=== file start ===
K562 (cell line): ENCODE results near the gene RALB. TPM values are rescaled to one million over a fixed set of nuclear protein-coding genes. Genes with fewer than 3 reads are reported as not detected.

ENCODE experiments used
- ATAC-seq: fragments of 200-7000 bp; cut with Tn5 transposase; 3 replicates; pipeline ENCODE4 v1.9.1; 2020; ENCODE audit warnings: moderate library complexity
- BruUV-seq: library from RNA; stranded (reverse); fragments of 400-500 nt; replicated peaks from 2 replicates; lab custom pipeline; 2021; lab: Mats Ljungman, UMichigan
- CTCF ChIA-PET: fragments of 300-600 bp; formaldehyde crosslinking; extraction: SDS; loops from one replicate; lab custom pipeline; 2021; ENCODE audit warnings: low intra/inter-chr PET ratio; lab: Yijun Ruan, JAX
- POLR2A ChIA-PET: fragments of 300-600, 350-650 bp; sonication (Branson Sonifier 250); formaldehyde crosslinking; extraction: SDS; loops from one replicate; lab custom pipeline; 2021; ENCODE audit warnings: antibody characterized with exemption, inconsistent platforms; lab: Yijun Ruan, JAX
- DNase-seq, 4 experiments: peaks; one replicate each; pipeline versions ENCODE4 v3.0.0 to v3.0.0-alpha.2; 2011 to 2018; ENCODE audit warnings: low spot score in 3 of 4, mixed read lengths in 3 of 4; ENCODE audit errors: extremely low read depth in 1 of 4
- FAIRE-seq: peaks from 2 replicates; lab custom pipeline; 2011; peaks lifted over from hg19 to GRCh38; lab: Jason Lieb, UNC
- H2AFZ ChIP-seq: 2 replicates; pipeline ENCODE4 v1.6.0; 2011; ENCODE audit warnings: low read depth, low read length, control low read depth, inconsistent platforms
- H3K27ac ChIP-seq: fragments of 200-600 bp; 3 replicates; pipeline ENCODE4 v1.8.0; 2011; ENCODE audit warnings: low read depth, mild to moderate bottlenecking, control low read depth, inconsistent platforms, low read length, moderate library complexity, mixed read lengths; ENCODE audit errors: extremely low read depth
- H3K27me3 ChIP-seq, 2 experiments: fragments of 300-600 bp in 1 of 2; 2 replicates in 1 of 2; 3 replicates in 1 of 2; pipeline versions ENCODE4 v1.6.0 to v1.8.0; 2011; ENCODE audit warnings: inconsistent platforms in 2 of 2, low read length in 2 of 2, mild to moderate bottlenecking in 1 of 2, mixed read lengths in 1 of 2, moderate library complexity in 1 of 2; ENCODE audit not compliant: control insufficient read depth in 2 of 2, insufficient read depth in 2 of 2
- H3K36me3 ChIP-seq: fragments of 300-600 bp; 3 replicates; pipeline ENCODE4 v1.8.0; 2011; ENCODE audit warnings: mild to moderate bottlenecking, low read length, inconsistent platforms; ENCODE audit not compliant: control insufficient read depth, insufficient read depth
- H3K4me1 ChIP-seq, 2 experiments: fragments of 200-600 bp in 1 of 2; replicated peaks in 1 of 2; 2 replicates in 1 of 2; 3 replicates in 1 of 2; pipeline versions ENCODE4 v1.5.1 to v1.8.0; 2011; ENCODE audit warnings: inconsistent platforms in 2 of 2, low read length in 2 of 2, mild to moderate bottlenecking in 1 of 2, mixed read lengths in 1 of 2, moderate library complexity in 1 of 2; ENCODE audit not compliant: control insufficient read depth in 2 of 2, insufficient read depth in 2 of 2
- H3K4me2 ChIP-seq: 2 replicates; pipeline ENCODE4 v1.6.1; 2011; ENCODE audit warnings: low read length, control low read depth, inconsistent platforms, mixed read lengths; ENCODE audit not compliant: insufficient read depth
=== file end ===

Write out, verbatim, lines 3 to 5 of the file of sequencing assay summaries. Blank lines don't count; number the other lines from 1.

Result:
- ATAC-seq: fragments of 200-7000 bp; cut with Tn5 transposase; 3 replicates; pipeline ENCODE4 v1.9.1; 2020; ENCODE audit warnings: moderate library complexity
- BruUV-seq: library from RNA; stranded (reverse); fragments of 400-500 nt; replicated peaks from 2 replicates; lab custom pipeline; 2021; lab: Mats Ljungman, UMichigan
- CTCF ChIA-PET: fragments of 300-600 bp; formaldehyde crosslinking; extraction: SDS; loops from one replicate; lab custom pipeline; 2021; ENCODE audit warnings: low intra/inter-chr PET ratio; lab: Yijun Ruan, JAX